John Constable - Nature's Painter.

Oil sketches and drawings from the Victoria and Albert Museum
12 March – 3 July 2011

John Constable came from the village of East Bergholt in southern England. He found an inexhaustible wealth of motifs in his native Suffolk with its pastures, country lanes, mills, locks and groves of trees. Travels took him to Salisbury, whose cathedral he depicted several times, and to Weymouth and Brighton, where the seaside beaches and cliffs appealed to him. Constable's interest in meteorology and optics allowed him an unbiased view of natural phenomena. A completely new painting technique emerged in which the light was literally painted into the landscapes.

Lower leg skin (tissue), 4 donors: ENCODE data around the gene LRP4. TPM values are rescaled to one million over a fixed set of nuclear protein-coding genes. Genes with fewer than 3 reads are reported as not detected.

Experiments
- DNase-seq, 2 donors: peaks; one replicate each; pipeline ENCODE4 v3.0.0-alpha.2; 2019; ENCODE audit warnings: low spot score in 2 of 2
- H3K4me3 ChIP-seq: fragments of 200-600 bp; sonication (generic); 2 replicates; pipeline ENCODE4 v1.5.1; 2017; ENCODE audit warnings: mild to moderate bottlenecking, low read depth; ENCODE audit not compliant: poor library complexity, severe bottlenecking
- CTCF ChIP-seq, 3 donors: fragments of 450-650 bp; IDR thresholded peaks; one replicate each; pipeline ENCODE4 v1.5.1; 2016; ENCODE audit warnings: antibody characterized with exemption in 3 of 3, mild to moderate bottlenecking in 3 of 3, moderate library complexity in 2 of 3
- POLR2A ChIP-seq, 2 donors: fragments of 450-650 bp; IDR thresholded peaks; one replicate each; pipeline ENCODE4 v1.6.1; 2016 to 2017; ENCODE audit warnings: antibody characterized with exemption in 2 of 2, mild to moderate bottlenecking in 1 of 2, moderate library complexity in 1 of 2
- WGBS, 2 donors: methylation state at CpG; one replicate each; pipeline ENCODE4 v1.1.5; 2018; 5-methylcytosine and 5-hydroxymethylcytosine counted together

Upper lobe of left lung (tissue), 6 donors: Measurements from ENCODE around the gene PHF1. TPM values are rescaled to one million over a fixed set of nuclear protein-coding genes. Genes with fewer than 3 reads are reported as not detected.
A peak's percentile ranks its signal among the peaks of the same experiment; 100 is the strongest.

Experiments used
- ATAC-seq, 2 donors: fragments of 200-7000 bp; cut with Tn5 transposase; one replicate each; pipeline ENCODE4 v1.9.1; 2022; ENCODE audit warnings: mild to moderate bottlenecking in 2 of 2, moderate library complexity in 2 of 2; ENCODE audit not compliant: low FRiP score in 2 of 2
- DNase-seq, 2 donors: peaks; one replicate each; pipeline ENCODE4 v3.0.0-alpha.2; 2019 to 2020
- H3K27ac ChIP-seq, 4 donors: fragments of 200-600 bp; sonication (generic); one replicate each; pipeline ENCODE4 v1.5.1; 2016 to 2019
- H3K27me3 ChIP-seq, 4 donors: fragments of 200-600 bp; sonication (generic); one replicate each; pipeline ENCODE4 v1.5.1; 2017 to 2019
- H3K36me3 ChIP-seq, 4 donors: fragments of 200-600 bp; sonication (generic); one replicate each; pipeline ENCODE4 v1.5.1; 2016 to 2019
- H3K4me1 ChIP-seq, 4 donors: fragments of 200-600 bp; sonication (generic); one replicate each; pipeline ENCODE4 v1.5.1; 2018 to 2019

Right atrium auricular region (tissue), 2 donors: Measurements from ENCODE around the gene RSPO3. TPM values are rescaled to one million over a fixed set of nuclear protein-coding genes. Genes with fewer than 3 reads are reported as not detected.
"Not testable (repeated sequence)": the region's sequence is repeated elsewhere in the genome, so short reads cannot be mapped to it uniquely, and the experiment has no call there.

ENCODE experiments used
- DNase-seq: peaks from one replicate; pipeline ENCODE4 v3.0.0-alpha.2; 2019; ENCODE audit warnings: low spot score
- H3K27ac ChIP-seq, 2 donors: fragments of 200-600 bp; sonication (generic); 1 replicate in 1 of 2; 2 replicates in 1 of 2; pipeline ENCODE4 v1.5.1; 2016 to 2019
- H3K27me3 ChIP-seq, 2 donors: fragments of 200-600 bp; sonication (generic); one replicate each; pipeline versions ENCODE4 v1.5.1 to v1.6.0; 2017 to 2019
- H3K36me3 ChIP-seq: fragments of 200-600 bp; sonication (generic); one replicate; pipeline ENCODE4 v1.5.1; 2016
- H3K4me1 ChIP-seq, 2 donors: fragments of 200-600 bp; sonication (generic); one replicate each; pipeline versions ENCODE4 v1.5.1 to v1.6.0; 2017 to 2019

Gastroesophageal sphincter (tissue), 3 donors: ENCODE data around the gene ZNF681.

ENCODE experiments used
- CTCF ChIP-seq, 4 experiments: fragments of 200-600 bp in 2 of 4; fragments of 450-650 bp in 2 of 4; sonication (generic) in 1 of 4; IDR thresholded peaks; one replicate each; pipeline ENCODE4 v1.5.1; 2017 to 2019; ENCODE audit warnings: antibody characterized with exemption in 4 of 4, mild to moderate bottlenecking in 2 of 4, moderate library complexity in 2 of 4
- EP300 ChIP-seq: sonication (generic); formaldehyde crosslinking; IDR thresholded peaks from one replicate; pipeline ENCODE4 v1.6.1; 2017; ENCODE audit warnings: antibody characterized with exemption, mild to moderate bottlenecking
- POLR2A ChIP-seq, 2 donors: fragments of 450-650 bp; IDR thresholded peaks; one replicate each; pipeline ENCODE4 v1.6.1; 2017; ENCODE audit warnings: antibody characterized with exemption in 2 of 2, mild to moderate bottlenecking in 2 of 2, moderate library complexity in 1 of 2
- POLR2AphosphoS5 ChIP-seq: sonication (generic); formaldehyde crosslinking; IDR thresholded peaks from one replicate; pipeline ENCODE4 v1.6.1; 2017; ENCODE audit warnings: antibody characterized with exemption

John Constable left his mark on 19th century landscape art like no other painter: Delacroix called him "the father of our landscape painting", Corot, Manet as well as the painters of the Barbizon School studied his works enthusiastically. Constable also remains an important inspiration for contemporary painting: in 2002, the British painter Lucian Freud curated an exhibition in Paris with works by his revered predecessor.

The selection of oil sketches and works on paper (56 oil paintings, 29 drawings and watercolours) spans all the artist's themes and creative phases. Especially the small-format open-air studies, which were not considered worthy of exhibition during the artist's lifetime, inspire the viewer today with their closeness to the painting of an Adolph Menzel, Max Liebermann or Lovis Corinth.

Mark Evans, Victoria & Albert Museum
Dr Christofer Conrad, Stuttgart Staatsgalerie